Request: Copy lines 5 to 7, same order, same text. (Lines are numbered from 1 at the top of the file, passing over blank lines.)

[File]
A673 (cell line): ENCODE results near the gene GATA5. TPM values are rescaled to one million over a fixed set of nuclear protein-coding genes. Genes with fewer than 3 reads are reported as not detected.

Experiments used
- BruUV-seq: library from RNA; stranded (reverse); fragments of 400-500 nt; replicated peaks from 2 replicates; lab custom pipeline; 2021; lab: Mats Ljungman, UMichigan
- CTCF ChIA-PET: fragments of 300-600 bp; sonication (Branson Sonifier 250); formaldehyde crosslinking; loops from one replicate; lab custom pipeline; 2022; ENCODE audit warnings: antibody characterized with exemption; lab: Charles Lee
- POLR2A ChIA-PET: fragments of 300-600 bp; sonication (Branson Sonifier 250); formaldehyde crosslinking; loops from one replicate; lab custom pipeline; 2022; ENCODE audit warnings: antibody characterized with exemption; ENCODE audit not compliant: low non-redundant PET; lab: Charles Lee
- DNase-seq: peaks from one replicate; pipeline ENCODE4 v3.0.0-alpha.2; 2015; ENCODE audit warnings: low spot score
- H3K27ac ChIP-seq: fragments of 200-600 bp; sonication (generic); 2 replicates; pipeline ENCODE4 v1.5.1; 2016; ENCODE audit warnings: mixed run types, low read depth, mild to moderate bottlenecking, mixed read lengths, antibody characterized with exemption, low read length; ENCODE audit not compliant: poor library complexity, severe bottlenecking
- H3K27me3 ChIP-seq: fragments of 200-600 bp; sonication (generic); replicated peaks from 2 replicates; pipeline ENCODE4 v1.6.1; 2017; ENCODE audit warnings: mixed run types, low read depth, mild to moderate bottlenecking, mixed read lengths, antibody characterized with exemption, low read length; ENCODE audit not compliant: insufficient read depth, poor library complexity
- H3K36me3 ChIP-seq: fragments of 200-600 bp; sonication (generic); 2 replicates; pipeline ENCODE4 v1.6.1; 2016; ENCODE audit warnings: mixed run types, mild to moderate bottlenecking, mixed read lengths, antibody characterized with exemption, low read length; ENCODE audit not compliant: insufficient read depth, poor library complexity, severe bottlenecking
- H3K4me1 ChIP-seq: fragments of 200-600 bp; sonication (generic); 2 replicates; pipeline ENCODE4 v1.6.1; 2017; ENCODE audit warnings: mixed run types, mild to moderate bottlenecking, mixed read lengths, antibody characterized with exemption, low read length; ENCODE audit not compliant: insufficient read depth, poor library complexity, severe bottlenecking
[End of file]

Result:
- POLR2A ChIA-PET: fragments of 300-600 bp; sonication (Branson Sonifier 250); formaldehyde crosslinking; loops from one replicate; lab custom pipeline; 2022; ENCODE audit warnings: antibody characterized with exemption; ENCODE audit not compliant: low non-redundant PET; lab: Charles Lee
- DNase-seq: peaks from one replicate; pipeline ENCODE4 v3.0.0-alpha.2; 2015; ENCODE audit warnings: low spot score
- H3K27ac ChIP-seq: fragments of 200-600 bp; sonication (generic); 2 replicates; pipeline ENCODE4 v1.5.1; 2016; ENCODE audit warnings: mixed run types, low read depth, mild to moderate bottlenecking, mixed read lengths, antibody characterized with exemption, low read length; ENCODE audit not compliant: poor library complexity, severe bottlenecking